"We don't get a convention that doesn't ask about ballgames and other events," O'Connell said. "It's a heck of a lot more than a ballpark."

A $100 million private/public project that includes a five-story parking garage, five-story office tower and 13-story residential building with townhouses, apartments and condominiums is also planned largely as a result of having the stadium downtown, said Greg Leatherman, Fort Wayne's director of community development.

As part of the move, the stadium went from being used 70 times a year for games to about 600 times a year for events that include concerts, weddings, receptions, corporate gatherings, beer expos and more. As a result, the full-time, year-round staff nearly tripled from a dozen to 30 and the number of people working part-time grew from about 150 to nearly 600, according to team president Mike Nutter.

"In our case, it's light years," Nutter said of the change between the old baseball-only model to the new multi-use model that he estimated attracted more than 90,000 people to the park last year for non-baseball events.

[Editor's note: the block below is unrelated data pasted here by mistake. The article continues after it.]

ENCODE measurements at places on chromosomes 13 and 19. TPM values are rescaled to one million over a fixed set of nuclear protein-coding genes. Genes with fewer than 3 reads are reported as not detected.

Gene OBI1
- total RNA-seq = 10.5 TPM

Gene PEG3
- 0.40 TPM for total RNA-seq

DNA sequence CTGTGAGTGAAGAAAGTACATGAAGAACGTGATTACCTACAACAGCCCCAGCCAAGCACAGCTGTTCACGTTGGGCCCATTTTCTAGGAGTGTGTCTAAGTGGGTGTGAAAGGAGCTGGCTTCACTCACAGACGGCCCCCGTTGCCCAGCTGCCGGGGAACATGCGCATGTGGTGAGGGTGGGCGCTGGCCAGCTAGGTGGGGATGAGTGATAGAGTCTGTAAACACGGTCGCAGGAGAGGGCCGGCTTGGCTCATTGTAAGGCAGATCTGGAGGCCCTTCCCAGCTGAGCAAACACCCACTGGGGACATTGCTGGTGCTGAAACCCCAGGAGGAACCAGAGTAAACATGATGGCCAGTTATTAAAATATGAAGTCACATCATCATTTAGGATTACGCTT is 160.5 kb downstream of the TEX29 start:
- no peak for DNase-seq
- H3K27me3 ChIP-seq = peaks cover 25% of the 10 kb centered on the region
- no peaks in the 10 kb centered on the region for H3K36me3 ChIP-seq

Experts who study the relationship between sports stadiums and economic development have said some of Hartford's projections are inflated.

"Certainly 600 seems way out of the ballpark," said Nola Agha, an assistant professor of sports management for the University of San Francisco. "You're never going to get close to that 600 number in reality.

Leatherman also cautioned that Fort Wayne spent years on financial and infrastructure planning in advance of the team's move.

"You have to put good planning and preparation on the front end," he said.